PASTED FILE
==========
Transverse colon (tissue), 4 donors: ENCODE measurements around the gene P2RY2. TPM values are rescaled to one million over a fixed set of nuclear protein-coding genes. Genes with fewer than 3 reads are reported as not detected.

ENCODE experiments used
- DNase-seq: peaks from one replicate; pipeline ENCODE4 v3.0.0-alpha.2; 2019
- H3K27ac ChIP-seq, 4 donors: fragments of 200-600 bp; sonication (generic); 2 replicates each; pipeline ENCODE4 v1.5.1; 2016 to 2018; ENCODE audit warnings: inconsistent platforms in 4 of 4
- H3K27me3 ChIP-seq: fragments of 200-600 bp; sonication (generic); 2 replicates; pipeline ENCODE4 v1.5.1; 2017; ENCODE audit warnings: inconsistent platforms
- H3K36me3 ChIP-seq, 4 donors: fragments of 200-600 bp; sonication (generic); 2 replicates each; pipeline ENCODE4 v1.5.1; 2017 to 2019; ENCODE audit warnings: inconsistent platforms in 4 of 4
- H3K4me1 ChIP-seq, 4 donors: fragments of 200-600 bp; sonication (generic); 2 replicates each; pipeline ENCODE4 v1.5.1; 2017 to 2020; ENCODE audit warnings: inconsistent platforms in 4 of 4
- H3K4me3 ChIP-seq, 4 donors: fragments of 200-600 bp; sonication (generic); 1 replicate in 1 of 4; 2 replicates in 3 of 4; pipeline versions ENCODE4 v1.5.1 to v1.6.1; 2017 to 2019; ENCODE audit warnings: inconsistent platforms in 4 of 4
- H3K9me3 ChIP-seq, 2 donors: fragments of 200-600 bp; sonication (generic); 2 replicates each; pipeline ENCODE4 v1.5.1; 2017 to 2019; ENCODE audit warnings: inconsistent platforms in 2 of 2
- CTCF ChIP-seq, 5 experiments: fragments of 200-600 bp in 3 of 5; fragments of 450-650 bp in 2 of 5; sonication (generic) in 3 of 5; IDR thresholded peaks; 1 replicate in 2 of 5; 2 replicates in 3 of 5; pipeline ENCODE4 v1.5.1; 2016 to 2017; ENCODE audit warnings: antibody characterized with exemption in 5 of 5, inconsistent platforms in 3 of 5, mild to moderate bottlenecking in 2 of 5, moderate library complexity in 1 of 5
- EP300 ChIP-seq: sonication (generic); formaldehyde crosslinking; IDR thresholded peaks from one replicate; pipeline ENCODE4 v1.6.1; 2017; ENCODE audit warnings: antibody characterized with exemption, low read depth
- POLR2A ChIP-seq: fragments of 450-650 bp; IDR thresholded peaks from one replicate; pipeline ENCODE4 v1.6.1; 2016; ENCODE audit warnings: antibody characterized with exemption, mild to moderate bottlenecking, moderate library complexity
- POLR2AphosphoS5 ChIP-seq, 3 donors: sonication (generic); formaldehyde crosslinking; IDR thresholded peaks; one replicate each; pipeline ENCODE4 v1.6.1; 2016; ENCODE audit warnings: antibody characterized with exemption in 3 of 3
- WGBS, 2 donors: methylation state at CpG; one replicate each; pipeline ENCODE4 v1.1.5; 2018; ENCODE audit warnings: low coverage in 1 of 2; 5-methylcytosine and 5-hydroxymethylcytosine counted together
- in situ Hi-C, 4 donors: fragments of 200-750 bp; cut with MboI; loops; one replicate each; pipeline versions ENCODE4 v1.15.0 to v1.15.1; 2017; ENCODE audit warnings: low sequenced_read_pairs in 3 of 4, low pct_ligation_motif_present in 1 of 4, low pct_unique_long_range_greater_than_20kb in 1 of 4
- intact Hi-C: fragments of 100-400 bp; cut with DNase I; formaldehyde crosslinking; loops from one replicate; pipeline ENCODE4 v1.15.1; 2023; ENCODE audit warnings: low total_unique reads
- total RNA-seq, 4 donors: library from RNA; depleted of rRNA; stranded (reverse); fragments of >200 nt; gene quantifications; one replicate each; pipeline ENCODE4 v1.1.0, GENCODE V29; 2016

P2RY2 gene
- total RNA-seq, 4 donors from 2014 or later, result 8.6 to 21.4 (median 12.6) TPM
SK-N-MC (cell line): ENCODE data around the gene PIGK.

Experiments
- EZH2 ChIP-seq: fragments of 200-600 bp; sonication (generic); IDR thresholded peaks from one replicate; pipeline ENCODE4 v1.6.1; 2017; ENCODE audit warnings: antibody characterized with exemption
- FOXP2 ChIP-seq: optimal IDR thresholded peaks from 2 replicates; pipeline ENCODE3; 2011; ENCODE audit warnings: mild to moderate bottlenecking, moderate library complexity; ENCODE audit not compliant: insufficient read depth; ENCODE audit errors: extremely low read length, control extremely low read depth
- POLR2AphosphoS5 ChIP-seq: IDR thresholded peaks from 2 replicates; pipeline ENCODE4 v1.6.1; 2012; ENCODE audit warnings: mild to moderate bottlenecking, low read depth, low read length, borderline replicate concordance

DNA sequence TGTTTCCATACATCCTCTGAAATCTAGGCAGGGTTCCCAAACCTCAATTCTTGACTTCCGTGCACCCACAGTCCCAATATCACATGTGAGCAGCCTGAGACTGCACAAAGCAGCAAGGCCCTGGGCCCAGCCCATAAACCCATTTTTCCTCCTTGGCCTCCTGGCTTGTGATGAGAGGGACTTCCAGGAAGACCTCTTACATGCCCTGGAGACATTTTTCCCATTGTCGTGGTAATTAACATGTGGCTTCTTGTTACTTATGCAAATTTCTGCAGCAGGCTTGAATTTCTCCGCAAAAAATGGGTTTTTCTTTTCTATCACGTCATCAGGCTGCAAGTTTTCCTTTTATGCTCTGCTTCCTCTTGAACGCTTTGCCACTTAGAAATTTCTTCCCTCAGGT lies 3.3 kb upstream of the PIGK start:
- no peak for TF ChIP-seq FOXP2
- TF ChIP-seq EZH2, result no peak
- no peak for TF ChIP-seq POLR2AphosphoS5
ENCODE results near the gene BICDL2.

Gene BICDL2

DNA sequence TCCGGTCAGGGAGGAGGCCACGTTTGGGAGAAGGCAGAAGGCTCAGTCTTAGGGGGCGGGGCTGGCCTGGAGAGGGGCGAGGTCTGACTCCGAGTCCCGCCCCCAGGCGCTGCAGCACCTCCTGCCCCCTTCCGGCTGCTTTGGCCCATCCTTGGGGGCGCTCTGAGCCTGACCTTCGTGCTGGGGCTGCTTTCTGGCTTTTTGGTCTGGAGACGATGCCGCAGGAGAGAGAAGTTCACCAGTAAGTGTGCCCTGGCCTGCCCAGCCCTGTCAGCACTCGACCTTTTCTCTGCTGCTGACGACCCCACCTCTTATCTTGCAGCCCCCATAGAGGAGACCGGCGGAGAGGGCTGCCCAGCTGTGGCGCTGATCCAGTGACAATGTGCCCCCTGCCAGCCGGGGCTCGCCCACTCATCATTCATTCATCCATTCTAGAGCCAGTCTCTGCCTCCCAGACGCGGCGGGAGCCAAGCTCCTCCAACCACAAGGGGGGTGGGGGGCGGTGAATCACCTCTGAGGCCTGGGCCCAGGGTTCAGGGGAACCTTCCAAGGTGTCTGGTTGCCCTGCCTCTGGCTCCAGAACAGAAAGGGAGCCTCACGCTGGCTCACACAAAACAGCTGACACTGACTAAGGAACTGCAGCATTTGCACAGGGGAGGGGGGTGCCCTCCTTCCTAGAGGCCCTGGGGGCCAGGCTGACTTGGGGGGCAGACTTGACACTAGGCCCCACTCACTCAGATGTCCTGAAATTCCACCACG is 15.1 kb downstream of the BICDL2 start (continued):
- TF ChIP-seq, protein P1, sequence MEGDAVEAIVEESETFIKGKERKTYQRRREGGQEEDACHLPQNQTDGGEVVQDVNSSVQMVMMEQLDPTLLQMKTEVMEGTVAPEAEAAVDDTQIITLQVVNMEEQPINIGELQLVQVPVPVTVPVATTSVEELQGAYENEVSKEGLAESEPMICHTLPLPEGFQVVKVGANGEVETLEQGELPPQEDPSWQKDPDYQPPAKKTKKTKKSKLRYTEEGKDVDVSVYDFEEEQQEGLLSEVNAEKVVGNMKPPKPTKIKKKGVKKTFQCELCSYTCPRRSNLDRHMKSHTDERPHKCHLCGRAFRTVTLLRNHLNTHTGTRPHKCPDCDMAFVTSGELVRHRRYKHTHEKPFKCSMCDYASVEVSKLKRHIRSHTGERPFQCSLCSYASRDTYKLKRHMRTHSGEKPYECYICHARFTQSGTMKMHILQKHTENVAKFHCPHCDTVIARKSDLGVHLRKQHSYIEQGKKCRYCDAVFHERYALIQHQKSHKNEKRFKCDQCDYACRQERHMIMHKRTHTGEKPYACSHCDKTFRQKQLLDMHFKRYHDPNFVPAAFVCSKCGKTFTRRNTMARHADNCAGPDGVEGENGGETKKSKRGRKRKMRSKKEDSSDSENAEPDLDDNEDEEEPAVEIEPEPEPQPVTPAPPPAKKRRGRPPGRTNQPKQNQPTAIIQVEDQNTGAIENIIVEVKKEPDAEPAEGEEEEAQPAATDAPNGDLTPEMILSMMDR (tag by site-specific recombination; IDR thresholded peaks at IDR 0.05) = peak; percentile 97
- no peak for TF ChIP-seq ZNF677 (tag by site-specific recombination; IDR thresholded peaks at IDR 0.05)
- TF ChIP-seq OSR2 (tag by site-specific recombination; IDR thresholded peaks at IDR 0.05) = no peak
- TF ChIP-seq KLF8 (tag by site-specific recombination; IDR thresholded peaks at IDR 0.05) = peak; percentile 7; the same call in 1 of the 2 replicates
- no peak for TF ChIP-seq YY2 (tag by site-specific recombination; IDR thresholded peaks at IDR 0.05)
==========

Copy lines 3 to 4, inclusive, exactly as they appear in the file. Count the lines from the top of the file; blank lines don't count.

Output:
- DNase-seq: peaks from one replicate; pipeline ENCODE4 v3.0.0-alpha.2; 2019
- H3K27ac ChIP-seq, 4 donors: fragments of 200-600 bp; sonication (generic); 2 replicates each; pipeline ENCODE4 v1.5.1; 2016 to 2018; ENCODE audit warnings: inconsistent platforms in 4 of 4